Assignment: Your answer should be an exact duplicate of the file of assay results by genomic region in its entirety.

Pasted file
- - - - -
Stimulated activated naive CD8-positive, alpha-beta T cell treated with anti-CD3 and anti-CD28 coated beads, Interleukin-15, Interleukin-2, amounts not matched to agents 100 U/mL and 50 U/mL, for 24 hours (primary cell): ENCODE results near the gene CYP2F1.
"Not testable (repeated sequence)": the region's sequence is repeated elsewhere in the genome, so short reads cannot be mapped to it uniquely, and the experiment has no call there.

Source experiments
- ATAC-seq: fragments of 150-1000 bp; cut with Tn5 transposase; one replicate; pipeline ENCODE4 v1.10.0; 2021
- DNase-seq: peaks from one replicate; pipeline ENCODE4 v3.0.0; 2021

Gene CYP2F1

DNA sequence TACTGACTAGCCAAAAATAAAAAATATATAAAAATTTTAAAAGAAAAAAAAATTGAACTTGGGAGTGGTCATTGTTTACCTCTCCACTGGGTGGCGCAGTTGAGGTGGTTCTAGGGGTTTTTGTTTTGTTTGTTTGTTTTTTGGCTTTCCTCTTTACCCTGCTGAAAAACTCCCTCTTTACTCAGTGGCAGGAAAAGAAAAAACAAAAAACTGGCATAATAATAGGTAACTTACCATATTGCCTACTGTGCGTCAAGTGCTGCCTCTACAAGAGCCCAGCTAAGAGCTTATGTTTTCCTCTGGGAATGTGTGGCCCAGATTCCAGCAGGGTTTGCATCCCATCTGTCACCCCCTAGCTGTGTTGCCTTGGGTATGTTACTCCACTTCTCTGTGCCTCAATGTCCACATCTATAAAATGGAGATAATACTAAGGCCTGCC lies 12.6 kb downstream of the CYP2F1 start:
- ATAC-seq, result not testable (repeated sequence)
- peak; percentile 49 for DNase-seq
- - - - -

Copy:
Stimulated activated naive CD8-positive, alpha-beta T cell treated with anti-CD3 and anti-CD28 coated beads, Interleukin-15, Interleukin-2, amounts not matched to agents 100 U/mL and 50 U/mL, for 24 hours (primary cell): ENCODE results near the gene CYP2F1.
"Not testable (repeated sequence)": the region's sequence is repeated elsewhere in the genome, so short reads cannot be mapped to it uniquely, and the experiment has no call there.

Source experiments
- ATAC-seq: fragments of 150-1000 bp; cut with Tn5 transposase; one replicate; pipeline ENCODE4 v1.10.0; 2021
- DNase-seq: peaks from one replicate; pipeline ENCODE4 v3.0.0; 2021

Gene CYP2F1

DNA sequence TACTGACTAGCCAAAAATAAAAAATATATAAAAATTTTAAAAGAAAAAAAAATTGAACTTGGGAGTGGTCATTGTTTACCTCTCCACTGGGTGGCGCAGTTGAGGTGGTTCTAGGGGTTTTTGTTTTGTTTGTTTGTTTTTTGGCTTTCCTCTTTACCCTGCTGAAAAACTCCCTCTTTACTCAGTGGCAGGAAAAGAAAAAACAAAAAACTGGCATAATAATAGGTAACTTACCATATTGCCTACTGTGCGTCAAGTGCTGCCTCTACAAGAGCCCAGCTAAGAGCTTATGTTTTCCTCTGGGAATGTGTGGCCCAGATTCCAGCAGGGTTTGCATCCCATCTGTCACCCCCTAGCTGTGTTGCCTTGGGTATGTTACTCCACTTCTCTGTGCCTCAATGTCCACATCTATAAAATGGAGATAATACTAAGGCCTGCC lies 12.6 kb downstream of the CYP2F1 start:
- ATAC-seq, result not testable (repeated sequence)
- peak; percentile 49 for DNase-seq